Writing on her Facebook page last weekend, Ms Atkins sent her thoughts and condolences to the family of Ms Everard.
Ms Atkins – who is the Minster for Safeguarding – said last week’s events brought back memories of the ‘sharp prickles of fear’ she had felt during walks home.
Ms Atkins said: “My thoughts and condolences are with the family and friends of Sarah Everard at the unimaginable loss they are experiencing at this time.
‘There has understandably been anguish shown in response to the news.
“Many women have bravely shared their experiences and concerns about harassment and violence.
“I would like to thank everyone who has shared their stories as they are something I, and every woman, can understand and relate to.
“It has made me think of my own experiences and the sharp prickle of fear felt all too often on walks home.
“We should feel safe to walk our streets without fear and I will do everything I can to help secure this.”
Ms Atkins’ high profile ministerial role saw her interviewed by various national media platforms after the controversial police actions at a vigil for Miss Everard on Clapham Common on Saturday evening.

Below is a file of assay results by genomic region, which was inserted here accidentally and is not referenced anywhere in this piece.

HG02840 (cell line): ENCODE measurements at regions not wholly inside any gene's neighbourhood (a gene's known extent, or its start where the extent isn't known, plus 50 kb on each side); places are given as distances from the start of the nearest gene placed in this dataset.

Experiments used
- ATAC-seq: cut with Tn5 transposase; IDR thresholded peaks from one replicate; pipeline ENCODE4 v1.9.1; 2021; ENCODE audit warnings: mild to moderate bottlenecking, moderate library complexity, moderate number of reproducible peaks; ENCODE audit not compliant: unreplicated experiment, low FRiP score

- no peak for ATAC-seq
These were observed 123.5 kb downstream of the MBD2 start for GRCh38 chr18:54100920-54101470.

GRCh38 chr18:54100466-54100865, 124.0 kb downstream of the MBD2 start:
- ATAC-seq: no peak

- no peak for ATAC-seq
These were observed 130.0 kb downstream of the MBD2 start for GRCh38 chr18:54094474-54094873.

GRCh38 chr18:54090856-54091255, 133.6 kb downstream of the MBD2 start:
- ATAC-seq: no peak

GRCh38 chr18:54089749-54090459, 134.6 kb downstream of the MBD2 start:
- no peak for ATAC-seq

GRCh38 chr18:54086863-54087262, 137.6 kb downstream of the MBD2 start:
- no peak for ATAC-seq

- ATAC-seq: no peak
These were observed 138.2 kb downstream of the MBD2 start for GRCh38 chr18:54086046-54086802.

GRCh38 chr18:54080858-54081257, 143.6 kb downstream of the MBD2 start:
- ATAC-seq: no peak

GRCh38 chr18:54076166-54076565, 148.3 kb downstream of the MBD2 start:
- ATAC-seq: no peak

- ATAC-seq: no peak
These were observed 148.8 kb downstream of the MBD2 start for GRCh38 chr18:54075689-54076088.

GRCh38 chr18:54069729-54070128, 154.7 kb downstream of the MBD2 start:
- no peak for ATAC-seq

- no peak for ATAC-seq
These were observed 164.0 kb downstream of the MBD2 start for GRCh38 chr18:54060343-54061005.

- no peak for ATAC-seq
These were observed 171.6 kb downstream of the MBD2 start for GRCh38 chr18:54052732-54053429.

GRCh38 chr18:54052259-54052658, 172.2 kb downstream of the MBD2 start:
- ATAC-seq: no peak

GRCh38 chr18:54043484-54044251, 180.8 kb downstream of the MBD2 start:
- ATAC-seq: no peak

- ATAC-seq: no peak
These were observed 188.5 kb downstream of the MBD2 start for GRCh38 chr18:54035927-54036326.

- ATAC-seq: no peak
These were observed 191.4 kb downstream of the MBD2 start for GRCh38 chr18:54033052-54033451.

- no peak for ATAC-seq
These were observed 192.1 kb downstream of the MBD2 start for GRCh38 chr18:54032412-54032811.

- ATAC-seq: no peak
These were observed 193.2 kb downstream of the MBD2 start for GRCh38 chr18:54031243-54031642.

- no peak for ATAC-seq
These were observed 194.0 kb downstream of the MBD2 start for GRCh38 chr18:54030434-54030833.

Speaking on Sky TV, Ms Atkins said she was upset by some of the images as officers broke up the gathering and forced some women onto the floor as they made arrests.
Ms Atkins said she backed the Home Secretary’s call for the Metropolitan Police to submit a full report.
However, she stopped short of directly criticising police, or supporting calls for Met chief Cressida Dick to quit.
Ms Atkins said: “The scenes that we saw were very upsetting and that is why the Home Secretary has asked the Metropolitan Police Commissioner for a report on what happened.”
Referring to one image in particular, (of officers grappling with a woman on he floor) Ms Atkins added: “That photograph is something the police will have to explain.”
Ms Atkins went on to say officers were in a difficult situation and often had to make decisions ‘in the moment.’
She added: “Policing large events is difficult at the best of times and we’re in the middle of a pandemic with all of the rules and regulations.
“Police are operationally independent and rightly so. I don’t think anyone would want a scenario whereby politicians are directing to the police.”
Ms Atkins went on to defend claims the Government had not done enough to combat violence against women.
She outlined how she was leading a new bill through Parliament to combat domestic violence at home and said preventing violence against women in the street was ‘the next step.’
She added: “There is a huge range of different crimes that disproportionately affect women and young girls.”
Ms Atkins stressed the top echelons of Government – including Prime Minister Boris Johnson – were committed to tackling violence against women.
She added: “We are listening and we will act.”